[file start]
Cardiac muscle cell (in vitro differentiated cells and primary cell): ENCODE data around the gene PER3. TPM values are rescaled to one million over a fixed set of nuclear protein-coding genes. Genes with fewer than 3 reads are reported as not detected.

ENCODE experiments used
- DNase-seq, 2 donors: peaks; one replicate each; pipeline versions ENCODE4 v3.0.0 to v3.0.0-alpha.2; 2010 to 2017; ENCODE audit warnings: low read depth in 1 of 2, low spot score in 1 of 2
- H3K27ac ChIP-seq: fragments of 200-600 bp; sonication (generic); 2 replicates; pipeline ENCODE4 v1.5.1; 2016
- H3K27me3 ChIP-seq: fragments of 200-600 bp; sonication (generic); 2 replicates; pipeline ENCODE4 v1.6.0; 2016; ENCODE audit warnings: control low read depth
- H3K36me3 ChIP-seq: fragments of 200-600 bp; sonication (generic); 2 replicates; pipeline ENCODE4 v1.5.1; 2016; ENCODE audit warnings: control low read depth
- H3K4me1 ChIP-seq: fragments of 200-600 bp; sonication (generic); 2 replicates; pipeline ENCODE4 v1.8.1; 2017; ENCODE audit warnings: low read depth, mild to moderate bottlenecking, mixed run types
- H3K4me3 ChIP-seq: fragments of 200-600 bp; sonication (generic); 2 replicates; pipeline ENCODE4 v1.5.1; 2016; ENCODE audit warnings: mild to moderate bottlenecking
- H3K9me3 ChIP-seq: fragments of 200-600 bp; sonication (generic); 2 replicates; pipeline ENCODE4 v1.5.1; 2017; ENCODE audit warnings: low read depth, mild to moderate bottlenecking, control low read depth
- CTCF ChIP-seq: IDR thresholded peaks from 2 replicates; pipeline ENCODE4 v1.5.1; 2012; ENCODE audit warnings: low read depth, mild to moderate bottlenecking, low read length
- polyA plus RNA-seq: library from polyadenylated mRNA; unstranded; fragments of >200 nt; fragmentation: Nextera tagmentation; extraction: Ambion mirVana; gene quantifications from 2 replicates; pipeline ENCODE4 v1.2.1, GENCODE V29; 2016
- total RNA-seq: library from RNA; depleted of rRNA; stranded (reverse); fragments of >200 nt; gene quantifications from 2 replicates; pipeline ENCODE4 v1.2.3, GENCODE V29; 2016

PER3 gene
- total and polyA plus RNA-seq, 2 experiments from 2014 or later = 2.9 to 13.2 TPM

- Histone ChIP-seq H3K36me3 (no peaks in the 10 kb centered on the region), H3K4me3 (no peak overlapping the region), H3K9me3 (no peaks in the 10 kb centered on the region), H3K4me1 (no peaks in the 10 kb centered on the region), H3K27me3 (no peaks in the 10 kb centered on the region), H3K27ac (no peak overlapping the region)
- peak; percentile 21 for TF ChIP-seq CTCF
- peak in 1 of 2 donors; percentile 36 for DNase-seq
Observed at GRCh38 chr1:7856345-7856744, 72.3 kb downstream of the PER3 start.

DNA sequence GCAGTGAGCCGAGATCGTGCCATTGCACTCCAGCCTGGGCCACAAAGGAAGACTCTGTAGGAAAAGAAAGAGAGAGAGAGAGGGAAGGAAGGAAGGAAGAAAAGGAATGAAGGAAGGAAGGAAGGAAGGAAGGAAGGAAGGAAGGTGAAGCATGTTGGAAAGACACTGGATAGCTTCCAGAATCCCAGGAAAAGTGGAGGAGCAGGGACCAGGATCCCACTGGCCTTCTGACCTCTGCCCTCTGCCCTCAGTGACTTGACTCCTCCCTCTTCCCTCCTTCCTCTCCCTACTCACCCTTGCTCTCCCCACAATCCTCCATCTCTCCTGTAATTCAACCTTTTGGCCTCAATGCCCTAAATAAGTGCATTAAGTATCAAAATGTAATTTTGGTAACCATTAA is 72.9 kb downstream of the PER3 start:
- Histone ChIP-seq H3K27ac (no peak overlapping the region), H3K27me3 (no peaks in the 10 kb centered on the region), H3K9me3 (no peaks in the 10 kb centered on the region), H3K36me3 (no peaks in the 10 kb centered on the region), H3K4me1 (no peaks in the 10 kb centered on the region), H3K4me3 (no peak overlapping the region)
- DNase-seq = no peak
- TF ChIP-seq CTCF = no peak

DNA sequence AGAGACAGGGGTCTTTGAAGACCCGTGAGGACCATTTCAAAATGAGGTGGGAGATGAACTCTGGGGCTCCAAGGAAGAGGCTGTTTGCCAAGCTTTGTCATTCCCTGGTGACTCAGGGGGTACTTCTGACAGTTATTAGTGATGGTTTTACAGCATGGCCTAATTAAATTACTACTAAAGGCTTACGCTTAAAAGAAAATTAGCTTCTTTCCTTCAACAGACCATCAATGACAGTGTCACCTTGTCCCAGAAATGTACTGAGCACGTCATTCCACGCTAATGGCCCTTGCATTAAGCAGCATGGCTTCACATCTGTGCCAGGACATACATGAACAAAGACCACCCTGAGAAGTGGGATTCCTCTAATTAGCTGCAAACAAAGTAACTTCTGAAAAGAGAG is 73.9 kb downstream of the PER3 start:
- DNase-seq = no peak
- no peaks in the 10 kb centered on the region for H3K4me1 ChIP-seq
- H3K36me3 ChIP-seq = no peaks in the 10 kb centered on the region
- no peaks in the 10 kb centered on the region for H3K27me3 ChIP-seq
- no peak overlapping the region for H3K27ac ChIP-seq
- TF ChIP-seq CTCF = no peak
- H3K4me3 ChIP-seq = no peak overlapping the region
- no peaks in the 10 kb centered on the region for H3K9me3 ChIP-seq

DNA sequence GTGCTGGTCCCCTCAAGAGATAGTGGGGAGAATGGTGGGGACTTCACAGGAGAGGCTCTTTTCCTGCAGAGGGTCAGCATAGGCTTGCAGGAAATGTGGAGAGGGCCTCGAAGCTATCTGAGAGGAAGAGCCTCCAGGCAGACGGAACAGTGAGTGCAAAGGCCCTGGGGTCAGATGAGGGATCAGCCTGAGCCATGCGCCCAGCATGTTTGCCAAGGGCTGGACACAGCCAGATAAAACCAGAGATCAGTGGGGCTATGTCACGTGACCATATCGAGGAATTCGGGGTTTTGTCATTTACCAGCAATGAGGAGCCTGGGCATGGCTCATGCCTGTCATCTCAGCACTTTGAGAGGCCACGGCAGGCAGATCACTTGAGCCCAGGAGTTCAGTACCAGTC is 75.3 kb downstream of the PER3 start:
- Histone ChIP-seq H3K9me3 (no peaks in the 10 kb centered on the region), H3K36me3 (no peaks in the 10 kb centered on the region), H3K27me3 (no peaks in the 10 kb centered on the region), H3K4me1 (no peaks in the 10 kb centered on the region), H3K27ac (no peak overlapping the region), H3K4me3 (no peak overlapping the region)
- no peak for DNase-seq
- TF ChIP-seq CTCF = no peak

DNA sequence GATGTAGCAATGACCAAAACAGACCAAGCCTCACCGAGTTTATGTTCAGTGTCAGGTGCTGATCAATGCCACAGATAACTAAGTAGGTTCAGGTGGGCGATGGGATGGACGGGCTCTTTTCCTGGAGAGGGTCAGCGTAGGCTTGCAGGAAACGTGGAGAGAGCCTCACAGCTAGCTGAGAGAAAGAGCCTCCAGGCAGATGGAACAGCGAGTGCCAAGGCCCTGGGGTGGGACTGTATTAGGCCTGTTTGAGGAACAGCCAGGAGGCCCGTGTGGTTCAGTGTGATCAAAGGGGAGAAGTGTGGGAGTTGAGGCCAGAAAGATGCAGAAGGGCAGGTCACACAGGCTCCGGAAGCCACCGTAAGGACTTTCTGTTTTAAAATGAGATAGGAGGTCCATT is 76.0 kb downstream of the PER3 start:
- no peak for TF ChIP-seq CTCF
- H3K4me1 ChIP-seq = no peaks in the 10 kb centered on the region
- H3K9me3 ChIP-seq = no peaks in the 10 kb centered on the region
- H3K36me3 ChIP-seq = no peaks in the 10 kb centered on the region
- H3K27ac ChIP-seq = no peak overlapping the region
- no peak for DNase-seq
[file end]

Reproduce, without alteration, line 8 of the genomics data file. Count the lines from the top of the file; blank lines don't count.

- H3K4me3 ChIP-seq: fragments of 200-600 bp; sonication (generic); 2 replicates; pipeline ENCODE4 v1.5.1; 2016; ENCODE audit warnings: mild to moderate bottlenecking